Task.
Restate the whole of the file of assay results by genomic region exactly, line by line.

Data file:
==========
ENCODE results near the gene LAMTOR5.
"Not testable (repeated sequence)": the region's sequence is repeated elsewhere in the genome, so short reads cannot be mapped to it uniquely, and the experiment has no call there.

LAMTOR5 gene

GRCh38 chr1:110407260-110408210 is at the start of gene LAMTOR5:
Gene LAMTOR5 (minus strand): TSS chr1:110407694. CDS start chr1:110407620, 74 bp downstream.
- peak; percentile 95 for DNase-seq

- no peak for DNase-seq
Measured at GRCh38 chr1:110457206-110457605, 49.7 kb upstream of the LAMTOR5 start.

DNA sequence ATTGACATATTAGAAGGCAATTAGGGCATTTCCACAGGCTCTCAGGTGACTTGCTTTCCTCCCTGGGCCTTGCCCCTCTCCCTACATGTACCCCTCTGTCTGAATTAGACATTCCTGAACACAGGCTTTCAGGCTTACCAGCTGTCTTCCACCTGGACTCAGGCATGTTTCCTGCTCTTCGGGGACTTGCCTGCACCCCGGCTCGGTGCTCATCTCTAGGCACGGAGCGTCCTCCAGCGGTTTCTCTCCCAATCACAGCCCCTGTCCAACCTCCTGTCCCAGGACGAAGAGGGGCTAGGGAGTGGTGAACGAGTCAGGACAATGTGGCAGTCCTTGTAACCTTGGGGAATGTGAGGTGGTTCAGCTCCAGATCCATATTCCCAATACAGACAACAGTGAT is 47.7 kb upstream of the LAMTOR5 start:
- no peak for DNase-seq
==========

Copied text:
ENCODE results near the gene LAMTOR5.
"Not testable (repeated sequence)": the region's sequence is repeated elsewhere in the genome, so short reads cannot be mapped to it uniquely, and the experiment has no call there.

LAMTOR5 gene

GRCh38 chr1:110407260-110408210 is at the start of gene LAMTOR5:
Gene LAMTOR5 (minus strand): TSS chr1:110407694. CDS start chr1:110407620, 74 bp downstream.
- peak; percentile 95 for DNase-seq

- no peak for DNase-seq
Measured at GRCh38 chr1:110457206-110457605, 49.7 kb upstream of the LAMTOR5 start.

DNA sequence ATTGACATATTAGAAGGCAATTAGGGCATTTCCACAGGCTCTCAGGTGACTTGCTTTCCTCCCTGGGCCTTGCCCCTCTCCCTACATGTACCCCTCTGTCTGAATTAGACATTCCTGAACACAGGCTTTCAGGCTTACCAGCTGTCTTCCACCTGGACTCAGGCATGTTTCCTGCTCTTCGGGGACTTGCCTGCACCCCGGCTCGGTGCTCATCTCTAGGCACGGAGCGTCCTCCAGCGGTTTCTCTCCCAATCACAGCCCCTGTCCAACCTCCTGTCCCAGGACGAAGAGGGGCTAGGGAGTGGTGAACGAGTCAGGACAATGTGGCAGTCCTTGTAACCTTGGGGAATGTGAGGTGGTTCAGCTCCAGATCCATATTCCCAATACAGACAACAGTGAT is 47.7 kb upstream of the LAMTOR5 start:
- no peak for DNase-seq